Can visiting Panthers find answers for Saints’ RBs in wild-card weekend finale?

January 6, 2018 GMT

When the Panthers have the ball: Although they were held below 300 yards in four of their final six games — including in New Orleans, where the Saints completed their first series sweep since 2011 — Cam Newton and Co. can be as dynamic as they can be disappointing.

Newton rushed for a career-high 139-754, coinciding with a late-season ground surge behind a powerful interior O-line and improving, if still inefficient, showings from Christian McCaffrey and Jonathan Stewart. Without Kelvin Benjamin, Newton found a new No. 1 in Devin Funchess, who nearly bettered his previous two seasons’ production combined. Newton’s an inconsistent thrower — he had two touchdowns and zero picks in the last meeting, after zero scores and three interceptions in the first.

Newton must utilize TE Greg Olsen and McCaffrey to try and expose a Kenny Vaccaro- and A.J. Klein-less back seven and avoid Defensive Rookie of the Year candidate Marshon Lattimore, who missed both regular-season meetings. The other difference makers for Dennis Allen’s ‘D’ are Cam Jordan (career-high 13 sacks, 11 PD), who spearheads the efforts up front, behind an aggressive man-coverage and blitz-heavy secondary with Lattimore and fellow young playmaking DB’s, rookie Marcus Williams and sophomore Vonn Bell.

When the Saints have the ball: Their No. 5 rush attack, not Drew Brees’ right arm (career low 33.5 attempts per game as a Saint), has become New Orleans’ new party animal.

Ron Rivera raved about rookie human highlight film, Alvin Kamara’s “elite ability” after his second devastation of the NFL’s No. 3 run ‘D,’ whose two worst outings came vs. Kamara and Mark Ingram (career-high 1,124 yards, 12 TD’s). The NFL’s best backfield runs behind a terrific O-line anchored by C Max Unger and rookie RT Ryan Ramczyk and is deployed brilliantly by Sean Payton.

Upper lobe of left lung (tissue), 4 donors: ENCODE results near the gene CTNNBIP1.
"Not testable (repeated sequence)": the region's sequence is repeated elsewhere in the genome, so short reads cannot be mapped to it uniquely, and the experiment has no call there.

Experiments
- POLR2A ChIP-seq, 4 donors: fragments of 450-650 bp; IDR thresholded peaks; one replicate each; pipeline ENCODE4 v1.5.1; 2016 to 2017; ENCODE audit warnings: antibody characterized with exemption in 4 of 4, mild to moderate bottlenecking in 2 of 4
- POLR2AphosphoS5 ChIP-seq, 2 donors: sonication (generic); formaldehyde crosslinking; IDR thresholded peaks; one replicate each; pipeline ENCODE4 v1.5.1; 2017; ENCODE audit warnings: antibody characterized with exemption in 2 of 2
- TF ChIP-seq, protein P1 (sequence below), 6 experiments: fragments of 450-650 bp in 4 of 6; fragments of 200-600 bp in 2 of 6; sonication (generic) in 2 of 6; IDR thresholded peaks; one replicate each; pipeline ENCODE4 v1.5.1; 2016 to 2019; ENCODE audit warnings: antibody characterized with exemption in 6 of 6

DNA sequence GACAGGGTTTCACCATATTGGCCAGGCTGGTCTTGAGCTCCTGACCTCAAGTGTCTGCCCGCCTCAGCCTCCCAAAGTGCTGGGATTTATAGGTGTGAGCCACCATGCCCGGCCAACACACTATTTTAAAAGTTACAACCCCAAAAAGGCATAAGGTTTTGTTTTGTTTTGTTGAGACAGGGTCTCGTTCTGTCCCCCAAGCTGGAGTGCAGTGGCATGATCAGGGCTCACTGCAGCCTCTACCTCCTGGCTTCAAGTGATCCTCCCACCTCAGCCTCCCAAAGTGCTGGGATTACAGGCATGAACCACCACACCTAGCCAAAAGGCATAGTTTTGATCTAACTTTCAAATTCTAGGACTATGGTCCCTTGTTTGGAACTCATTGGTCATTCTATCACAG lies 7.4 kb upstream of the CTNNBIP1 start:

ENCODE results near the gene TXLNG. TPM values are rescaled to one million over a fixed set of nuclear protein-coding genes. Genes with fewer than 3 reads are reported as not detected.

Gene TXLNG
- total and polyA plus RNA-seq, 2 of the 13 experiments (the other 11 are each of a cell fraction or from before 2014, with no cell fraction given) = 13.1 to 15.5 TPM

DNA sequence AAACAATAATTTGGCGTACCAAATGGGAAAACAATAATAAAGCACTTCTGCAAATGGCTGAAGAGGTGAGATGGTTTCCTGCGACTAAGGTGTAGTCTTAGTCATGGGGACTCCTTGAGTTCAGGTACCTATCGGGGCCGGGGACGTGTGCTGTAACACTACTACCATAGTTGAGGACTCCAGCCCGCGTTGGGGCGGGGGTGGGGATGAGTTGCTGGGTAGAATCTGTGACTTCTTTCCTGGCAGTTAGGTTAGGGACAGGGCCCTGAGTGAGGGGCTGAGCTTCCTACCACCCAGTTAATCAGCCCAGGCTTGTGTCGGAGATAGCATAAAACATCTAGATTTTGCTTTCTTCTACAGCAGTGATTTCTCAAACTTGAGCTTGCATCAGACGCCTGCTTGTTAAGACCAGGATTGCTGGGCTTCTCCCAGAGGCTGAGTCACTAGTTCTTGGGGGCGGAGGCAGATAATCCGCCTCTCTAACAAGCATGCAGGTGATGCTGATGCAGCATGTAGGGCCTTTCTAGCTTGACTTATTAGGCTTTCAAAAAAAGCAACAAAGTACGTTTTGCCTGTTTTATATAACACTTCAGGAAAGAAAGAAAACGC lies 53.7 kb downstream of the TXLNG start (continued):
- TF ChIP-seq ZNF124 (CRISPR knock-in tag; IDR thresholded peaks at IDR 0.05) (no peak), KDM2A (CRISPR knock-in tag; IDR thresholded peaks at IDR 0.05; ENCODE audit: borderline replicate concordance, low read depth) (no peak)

But Brees remains as precise as ever (NFL-record 72 percent completions), with a dominant No. 1 WR Michael Thomas and field-stretcher Ted Ginn leading his arsenal, and twice dissected Carolina (47-of-63, 4 TD’s) this season.

Luke Kuechly and Thomas Davis surprisingly struggled vs. the Saints’ run game in the regular season but are as good as any LB pairing, and ascending coordinator Steve Wilks has dialed up the aggressiveness on the No. 3 pass-rush ‘D,’ with a trio of playmakers, Julius Peppers, Mario Addison and Kawann Short. The questions reside in the secondary, where top CB James Bradberry is solid but Daryl Worley is inconsistent, and interceptions are elusive with the Panthers tied for 24th in the league with just 10.

Special teams: Carolina’s special-teams blunder — a fumble by P Michael Palardy —led to an easy Saints score in the previous meeting. But the Panthers, on the strength of PK Graham Gano’s career year, have an edge. The NFL’s most accurate kicker (96.7 percent) also has postseason experience, unlike strong-legged Wil Lutz. Kamara notched his first-ever kick return TD on Sunday, a 106-yard explosion, one week after a 49-yarder. McCaffrey hasn’t rediscovered his college return prowess, and Damiere Byrd was lost for the season shortly after his franchise record 103-yard kick return TD two weeks and one game after catching his first couple NFL scores.

Coaching: Payton has a ring; Rivera has one Super Bowl appearance, plus two Coach of the Year awards. Payton is more aggressive — think onside kickoff to open the second half of XLIV; Rivera is more measured in spite of his “Riverboat Ron” moniker. Payton is a masterful strategist who creates and exploits matchups and uses the entire field as well as any coach; Mike Shula’s offense can be unstoppable when it isn’t stopping itself. Carolina’s ‘D’ is increasingly creative under Wilks; Dennis Allen orchestrates maybe the NFL’s most improved defense.

Prediction: The Saints make it a season trifecta over Carolina. Their Super Bowl-winning QB is an ace in the hole to supplement the best matchup creators on the field in Kamara, Ingram and Thomas, each of whom Payton has maximized, unlike the Panthers with McCaffrey. Plus, Allen’s thieving ‘D’ is a pushover no more. It capitalizes on Newton’s erratic play, with a top cover man in Lattimore neutralizing Newton’s most consistent weapon, Funchess, and the improved speed and discipline to prevent Newton’s legs from taking over

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